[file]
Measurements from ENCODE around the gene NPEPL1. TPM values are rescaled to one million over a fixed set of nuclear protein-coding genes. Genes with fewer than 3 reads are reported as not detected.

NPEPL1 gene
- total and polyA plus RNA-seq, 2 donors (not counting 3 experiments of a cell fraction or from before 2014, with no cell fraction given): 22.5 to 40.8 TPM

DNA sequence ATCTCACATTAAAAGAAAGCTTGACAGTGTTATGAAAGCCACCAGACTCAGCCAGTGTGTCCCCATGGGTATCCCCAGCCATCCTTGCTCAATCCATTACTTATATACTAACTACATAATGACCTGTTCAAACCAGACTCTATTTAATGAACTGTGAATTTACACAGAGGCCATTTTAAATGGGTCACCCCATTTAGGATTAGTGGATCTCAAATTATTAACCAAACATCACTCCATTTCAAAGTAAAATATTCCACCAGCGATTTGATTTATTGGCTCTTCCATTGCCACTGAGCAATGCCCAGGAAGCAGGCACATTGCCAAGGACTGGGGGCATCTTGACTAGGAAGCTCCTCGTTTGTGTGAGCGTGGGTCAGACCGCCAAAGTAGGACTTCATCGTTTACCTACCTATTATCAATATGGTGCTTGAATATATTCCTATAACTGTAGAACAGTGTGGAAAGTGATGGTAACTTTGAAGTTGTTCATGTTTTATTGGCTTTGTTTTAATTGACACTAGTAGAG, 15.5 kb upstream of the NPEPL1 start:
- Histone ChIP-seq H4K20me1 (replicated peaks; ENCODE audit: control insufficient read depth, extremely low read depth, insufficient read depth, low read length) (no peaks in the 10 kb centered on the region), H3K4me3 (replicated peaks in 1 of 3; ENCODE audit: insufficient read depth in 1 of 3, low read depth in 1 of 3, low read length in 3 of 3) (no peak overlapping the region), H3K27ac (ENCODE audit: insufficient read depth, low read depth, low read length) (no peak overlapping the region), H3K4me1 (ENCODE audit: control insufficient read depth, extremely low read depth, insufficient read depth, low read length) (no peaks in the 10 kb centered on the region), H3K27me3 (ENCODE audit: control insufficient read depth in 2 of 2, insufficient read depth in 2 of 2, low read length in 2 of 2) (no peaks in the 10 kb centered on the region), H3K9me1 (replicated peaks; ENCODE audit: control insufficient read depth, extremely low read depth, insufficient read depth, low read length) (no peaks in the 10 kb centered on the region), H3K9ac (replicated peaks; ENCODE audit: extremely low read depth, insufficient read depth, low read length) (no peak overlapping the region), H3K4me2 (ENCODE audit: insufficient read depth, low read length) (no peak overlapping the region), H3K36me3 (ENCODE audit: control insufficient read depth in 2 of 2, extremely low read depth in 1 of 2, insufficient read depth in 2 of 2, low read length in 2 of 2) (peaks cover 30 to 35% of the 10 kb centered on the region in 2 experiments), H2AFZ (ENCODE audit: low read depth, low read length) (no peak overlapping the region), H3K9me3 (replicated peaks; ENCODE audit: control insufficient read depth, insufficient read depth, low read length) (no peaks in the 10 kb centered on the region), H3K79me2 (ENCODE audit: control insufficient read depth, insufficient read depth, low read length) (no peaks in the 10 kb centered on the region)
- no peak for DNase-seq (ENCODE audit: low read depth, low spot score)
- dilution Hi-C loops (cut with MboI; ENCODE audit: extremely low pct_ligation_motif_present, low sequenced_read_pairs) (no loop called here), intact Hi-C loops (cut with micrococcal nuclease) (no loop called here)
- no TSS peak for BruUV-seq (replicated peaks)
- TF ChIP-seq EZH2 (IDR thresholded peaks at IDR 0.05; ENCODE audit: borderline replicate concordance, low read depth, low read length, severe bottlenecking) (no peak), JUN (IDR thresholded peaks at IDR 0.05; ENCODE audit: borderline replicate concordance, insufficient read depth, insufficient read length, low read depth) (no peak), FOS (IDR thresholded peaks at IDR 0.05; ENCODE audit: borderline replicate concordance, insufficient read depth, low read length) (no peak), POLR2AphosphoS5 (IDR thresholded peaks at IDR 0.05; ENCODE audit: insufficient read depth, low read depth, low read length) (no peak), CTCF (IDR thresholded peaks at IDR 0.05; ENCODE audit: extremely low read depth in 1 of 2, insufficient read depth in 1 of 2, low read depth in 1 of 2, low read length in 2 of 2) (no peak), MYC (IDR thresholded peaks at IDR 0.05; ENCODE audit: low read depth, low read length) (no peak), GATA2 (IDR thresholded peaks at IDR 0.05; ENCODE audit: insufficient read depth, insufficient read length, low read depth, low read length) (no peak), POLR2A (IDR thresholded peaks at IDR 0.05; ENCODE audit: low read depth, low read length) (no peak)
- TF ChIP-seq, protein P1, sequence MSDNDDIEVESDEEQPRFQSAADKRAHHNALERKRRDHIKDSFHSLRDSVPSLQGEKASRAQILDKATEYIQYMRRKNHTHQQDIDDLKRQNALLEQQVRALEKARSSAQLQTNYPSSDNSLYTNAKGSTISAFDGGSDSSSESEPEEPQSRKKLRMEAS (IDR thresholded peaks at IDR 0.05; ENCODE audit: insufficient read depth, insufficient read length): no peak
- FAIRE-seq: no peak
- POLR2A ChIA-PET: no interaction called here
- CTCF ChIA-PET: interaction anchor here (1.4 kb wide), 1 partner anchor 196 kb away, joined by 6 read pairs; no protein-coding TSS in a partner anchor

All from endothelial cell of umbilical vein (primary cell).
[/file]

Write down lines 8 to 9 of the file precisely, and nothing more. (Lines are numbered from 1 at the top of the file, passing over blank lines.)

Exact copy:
- no TSS peak for BruUV-seq (replicated peaks)
- TF ChIP-seq EZH2 (IDR thresholded peaks at IDR 0.05; ENCODE audit: borderline replicate concordance, low read depth, low read length, severe bottlenecking) (no peak), JUN (IDR thresholded peaks at IDR 0.05; ENCODE audit: borderline replicate concordance, insufficient read depth, insufficient read length, low read depth) (no peak), FOS (IDR thresholded peaks at IDR 0.05; ENCODE audit: borderline replicate concordance, insufficient read depth, low read length) (no peak), POLR2AphosphoS5 (IDR thresholded peaks at IDR 0.05; ENCODE audit: insufficient read depth, low read depth, low read length) (no peak), CTCF (IDR thresholded peaks at IDR 0.05; ENCODE audit: extremely low read depth in 1 of 2, insufficient read depth in 1 of 2, low read depth in 1 of 2, low read length in 2 of 2) (no peak), MYC (IDR thresholded peaks at IDR 0.05; ENCODE audit: low read depth, low read length) (no peak), GATA2 (IDR thresholded peaks at IDR 0.05; ENCODE audit: insufficient read depth, insufficient read length, low read depth, low read length) (no peak), POLR2A (IDR thresholded peaks at IDR 0.05; ENCODE audit: low read depth, low read length) (no peak)